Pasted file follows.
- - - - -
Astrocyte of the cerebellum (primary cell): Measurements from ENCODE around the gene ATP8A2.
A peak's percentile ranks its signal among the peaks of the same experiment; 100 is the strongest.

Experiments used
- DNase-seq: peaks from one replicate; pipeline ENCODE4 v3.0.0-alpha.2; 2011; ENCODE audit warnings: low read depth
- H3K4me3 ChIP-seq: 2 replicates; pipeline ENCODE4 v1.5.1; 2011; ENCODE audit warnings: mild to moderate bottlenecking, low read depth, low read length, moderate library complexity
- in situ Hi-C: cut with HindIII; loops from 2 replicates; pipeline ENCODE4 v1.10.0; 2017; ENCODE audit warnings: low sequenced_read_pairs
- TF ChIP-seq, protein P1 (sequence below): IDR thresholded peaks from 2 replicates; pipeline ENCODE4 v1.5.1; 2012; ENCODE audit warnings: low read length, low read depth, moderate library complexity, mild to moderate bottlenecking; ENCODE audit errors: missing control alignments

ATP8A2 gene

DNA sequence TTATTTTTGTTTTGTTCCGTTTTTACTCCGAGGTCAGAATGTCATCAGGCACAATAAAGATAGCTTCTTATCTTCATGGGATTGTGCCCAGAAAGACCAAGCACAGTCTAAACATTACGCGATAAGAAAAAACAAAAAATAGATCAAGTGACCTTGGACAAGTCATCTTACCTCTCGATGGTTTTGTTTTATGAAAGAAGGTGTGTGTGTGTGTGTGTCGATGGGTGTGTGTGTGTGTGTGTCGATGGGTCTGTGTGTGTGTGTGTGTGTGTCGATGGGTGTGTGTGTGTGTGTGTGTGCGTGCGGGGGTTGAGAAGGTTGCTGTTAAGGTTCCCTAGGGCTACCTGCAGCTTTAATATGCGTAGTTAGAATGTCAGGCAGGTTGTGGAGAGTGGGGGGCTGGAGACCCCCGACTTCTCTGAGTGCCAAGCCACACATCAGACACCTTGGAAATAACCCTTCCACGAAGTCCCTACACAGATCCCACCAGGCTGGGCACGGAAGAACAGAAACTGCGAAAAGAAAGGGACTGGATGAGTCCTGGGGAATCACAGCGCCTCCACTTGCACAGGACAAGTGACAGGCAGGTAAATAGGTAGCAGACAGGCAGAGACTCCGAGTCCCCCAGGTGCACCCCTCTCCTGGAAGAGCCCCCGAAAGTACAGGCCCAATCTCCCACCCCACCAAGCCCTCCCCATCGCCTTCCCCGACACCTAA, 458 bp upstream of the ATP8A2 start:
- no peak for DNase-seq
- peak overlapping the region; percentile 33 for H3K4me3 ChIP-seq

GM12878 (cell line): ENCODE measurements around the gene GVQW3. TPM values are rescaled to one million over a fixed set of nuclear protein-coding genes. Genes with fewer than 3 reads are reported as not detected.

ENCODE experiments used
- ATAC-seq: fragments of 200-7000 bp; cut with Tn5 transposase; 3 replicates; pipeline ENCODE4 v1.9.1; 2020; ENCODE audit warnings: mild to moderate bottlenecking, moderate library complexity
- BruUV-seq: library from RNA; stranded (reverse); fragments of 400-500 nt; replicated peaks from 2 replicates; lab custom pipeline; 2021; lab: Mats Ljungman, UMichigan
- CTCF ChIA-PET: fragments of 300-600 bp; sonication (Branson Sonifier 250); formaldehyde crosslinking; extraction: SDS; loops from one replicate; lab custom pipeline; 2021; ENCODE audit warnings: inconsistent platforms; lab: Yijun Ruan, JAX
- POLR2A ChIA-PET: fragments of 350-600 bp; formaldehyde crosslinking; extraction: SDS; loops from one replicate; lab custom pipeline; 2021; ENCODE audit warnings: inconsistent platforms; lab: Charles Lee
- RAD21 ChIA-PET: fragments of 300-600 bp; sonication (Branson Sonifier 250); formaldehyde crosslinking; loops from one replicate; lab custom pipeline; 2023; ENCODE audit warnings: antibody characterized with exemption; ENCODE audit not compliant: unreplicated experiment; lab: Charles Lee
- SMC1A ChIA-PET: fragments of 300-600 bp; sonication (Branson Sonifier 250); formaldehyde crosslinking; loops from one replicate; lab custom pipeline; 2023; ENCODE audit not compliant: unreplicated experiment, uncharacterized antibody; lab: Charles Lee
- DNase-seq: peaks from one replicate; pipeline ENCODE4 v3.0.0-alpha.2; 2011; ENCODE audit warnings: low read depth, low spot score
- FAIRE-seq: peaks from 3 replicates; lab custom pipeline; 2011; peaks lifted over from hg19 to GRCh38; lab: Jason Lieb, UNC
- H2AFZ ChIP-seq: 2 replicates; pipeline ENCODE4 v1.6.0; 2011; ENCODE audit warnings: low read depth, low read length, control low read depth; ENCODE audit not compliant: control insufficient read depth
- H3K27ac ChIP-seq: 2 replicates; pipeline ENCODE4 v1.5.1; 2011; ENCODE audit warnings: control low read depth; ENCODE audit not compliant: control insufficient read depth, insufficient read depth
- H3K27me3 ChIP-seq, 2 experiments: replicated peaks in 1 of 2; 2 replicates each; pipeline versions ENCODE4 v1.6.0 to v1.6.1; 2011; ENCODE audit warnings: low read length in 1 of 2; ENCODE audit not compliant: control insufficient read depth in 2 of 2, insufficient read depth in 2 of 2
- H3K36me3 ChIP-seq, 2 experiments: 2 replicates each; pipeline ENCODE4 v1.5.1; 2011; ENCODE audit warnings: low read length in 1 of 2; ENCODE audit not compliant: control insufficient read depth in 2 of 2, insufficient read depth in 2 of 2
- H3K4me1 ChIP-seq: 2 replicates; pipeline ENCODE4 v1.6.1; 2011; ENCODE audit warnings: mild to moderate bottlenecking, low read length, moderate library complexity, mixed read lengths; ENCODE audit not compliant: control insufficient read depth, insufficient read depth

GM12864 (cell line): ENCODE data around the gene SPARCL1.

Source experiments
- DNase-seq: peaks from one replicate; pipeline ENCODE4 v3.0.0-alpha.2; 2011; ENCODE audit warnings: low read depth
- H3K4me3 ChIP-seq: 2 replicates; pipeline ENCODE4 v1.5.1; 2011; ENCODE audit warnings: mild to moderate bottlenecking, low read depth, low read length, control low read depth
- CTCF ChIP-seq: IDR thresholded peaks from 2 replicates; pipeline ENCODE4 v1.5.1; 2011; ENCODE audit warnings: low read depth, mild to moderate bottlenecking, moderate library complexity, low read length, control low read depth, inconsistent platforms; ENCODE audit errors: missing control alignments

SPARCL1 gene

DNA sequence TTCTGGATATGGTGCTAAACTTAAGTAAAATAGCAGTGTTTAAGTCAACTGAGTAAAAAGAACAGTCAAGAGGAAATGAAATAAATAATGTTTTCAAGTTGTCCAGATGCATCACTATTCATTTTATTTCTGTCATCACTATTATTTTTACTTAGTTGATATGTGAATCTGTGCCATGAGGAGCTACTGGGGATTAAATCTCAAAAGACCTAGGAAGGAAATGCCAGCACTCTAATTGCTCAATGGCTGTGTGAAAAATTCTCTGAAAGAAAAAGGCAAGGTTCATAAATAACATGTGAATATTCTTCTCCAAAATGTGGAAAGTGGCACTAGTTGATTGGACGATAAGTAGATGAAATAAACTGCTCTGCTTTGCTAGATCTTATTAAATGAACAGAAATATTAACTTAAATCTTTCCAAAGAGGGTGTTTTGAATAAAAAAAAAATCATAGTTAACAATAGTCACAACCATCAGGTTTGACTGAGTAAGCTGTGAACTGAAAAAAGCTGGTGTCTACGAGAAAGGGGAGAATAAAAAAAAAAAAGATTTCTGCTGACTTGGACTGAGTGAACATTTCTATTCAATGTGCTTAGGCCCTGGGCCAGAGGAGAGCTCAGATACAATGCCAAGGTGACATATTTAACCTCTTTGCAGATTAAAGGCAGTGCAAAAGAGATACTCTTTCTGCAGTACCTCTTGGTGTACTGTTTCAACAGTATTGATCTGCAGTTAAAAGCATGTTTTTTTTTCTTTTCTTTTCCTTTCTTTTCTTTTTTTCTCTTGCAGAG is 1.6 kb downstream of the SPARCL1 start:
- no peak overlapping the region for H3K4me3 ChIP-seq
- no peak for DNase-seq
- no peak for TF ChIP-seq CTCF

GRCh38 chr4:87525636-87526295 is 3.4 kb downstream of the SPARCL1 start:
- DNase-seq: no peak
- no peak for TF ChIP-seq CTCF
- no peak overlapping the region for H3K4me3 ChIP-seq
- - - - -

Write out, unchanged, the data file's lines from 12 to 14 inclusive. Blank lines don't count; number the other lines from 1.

GM12878 (cell line): ENCODE measurements around the gene GVQW3. TPM values are rescaled to one million over a fixed set of nuclear protein-coding genes. Genes with fewer than 3 reads are reported as not detected.

ENCODE experiments used
- ATAC-seq: fragments of 200-7000 bp; cut with Tn5 transposase; 3 replicates; pipeline ENCODE4 v1.9.1; 2020; ENCODE audit warnings: mild to moderate bottlenecking, moderate library complexity